And on top of it all, obviously the RM42 billion loans can be seen in 1MDB’s accounts. It is there for all to see in the balance sheet. It’s called historical accounting. But the money is vanished, obviously used up by unknown people (unknown at this point of time). How can we make ourselves clearer to this clueless PM?

This what happens when we have a career politician as a leader, and non-financial people as speech writers. To digress, a career politician is a person who never gained any meaningful experience in other sectors than politics.

It is sad to see how an embattled Prime Minister is desperately trying to hoodwink the people into supporting him. Worse, his efforts to defend himself fall flat on his face due to the incompetent advisors surrounding him.

Perhaps the Prime Minister need to apply the bullshit indicator onto himself first before giving out further FAQs.

#1mdb, #malaysian-corporate-matters, #public-sector

The snapshot on global economy and the local economy

If anyone of the readers here haven’t read the Confessions of an Economic Hitman book, here is a Youtube video where the author summarily describes the content of the book in about 11 minutes.

Locally, our own economy is floundering.

None of the great economic consultants employed by the Prime Minister are able to find the right formula to revitalise the local economy yet. Today, the blogger Darah Tuah wrote a snapshot on the economic position of this country right now particularly the economic relationship between the bumiputera and the non-bumiputera. The blogger gave recommendations as well.

Maybe PEMANDU and other advisers can learn a little bit of something about it too.

Please have a read HERE.

Thank you.

#chinese-supremacy, #malaysian-corporate-matters, #new-economic-model, #public-sector, #reference

Brief Outlook on AG Report 2012

The much awaited Auditor General Report was published recently and the nation is gripped with unearthed stories about mismanagement (again), unrealistic purchases (what’s new?), inefficiencies as well as wastage.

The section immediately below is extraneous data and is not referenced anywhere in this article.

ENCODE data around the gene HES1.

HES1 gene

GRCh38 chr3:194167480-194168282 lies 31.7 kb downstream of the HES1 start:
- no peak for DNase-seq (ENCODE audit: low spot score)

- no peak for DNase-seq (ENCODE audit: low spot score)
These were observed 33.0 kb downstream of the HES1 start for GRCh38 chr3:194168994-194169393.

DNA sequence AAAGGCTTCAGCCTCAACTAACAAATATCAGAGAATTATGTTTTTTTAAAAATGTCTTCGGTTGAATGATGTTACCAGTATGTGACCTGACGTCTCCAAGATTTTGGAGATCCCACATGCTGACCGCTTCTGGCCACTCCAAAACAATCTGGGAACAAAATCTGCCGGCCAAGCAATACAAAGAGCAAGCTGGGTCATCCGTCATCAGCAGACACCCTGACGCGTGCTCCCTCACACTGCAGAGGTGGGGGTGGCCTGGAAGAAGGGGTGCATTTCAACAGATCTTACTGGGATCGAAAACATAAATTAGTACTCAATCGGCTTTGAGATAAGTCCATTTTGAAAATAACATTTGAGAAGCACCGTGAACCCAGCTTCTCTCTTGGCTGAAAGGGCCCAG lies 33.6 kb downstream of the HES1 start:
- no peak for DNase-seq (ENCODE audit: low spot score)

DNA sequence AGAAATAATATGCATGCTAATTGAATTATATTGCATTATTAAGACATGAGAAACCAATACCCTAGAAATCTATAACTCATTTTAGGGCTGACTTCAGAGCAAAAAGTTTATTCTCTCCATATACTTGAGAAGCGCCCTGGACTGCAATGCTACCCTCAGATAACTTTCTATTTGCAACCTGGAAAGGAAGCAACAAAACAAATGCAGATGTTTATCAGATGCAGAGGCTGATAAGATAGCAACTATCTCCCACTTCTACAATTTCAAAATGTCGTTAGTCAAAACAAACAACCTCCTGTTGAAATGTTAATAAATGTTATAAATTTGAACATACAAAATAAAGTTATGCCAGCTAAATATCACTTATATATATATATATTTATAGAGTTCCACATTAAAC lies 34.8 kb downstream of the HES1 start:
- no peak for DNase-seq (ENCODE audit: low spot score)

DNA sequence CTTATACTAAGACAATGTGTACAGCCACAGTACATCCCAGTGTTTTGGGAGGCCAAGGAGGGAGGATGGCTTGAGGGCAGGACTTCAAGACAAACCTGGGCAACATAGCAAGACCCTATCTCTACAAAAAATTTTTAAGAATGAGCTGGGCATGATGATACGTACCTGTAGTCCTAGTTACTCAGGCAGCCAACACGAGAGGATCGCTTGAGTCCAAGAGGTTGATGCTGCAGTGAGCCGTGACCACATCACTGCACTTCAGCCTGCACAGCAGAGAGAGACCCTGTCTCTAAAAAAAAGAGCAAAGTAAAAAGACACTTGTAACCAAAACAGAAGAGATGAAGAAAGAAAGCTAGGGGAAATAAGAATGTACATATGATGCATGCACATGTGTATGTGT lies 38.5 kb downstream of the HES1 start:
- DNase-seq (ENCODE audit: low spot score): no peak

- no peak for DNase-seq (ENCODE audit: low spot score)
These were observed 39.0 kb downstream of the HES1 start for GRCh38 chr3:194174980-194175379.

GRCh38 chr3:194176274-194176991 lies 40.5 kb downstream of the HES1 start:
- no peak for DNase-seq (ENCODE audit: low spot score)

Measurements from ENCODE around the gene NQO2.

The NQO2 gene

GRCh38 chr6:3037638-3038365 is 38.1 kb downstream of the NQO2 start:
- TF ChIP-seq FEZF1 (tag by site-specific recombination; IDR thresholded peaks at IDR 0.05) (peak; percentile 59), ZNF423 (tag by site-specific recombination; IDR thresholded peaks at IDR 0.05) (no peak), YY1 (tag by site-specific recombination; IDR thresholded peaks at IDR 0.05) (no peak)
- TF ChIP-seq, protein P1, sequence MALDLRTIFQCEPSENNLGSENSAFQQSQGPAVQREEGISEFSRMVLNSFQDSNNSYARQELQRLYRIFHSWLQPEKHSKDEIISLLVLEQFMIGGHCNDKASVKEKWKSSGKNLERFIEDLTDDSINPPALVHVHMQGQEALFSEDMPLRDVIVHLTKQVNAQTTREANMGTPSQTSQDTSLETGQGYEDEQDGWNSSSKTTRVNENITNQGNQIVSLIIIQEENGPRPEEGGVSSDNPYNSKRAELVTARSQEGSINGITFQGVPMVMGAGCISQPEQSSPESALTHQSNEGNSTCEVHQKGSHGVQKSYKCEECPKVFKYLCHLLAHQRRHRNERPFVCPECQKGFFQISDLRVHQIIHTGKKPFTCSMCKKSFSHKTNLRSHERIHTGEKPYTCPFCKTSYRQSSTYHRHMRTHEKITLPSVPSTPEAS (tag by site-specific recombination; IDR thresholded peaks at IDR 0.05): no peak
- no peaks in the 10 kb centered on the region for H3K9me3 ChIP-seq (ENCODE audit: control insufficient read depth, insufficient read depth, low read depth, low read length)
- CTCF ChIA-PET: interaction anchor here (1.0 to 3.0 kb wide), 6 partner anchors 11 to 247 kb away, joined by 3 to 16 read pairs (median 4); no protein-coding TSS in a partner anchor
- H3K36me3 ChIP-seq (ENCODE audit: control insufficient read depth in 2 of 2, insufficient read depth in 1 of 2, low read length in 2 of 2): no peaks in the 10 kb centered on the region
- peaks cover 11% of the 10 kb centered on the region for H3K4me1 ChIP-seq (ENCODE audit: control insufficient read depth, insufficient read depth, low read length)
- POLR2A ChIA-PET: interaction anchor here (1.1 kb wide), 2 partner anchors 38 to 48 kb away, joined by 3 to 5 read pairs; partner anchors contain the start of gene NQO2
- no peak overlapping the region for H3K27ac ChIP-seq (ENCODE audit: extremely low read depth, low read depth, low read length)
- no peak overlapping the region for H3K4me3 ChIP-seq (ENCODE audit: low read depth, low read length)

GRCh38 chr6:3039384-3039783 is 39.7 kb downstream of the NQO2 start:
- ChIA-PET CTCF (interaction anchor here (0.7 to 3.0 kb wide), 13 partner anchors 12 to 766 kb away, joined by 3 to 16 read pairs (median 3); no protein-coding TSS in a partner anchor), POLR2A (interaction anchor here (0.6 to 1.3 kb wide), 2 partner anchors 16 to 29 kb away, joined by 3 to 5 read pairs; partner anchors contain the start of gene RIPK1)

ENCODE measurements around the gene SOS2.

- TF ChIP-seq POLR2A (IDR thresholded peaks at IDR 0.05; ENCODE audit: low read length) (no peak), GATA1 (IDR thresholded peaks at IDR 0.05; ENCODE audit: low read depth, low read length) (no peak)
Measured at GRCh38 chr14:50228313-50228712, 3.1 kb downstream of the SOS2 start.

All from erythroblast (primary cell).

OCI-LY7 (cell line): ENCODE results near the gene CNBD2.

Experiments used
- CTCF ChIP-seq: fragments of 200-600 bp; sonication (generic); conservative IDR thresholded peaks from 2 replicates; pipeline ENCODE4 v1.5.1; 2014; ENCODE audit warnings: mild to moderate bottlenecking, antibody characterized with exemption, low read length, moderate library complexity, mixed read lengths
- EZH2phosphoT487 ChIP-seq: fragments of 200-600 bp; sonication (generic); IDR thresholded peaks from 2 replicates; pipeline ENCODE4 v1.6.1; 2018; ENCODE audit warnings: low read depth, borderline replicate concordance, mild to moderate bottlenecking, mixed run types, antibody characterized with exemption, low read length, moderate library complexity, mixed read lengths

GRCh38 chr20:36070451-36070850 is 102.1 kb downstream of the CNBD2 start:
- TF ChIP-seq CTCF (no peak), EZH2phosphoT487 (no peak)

We should really brand the momentous AG announcement as a national transparency day of sorts when discoveries like the ones exposed recently are highlighted for all can see.

What dumbfounded the nation is the fact that these findings are nothing new and had been going on for years but astonishingly, nobody in the audited government agencies learnt anything from past mistakes! Is the AG Report being treated as a insignificant memo by the misbehaving departments? Won’t the junior officers take heed of the mistakes made by their senior management about these gross mismanagement?

Leading the pack for inefficient spending would probably be the Ministry of Education:

Security in schools sees RM2bil go down the tube

The 2012 Auditor-General’s Report has revealed severe mishandling of RM2.051 billion with regard to hiring security contractors for schools between 2010 and 2012.

From poorly prepared contracts to hiring of septuagenarians as security guards, the auditor-general said the management of security services in 35 schools and hostels surveyed was generally unsatisfactory.

The audit, which involved schools in Selangor, Perlis and Sabah, found that the contracts were not uniform and did not state specific requirements set by the Education Ministry.

In some schools, the audit found that contractors had breached the terms of their contracts by hiring security guards who are too old, unfit, dressed inappropriately, ill-equipped and had not been subjected to background checks.

Nineteen of the 35 facilities visited by the audit team did not have anyone guarding the entrances and people were seen entering and exiting freely.

The audit team found that the Education Ministry was not keeping proper tabs on the implementation of the security project and failed to penalise errant contractors.

Now who is the contractor? We would think that those who are manning the tender and the contracts department in the ministry would have been a seasoned disciplinarian by now and is aware that the audit department will be breathing down his/her neck just to ensure that the security contracts are running efficiently. But obviously, we cannot train the civil servants in charge of this important task to be honest and diligent. In the end, payments are duly made without any regard to the delivery of services.

Another governmental arm which wasn’t performing was the police:

Police lose weapons, Customs men lose shoes

The Auditor-General’s 2012 report reveals that the Royal Malaysian Police Force recorded a total of 309 missing items in the form of weapons, handcuffs and cars.

It also reported that the Royal Customs Department wasted a whopping RM600,000 on 7,659 pairs of shoes that were not according to specification and were then badly damaged during prolonged storage.

NONE

The items missing from the police force were recorded between 2010 and 2012, resulting in losses amounting to RM1.33 million.

The auditor-general reports that handcuffs topped the list of missing items at 156, followed by 44 weapons and 29 police vehicles.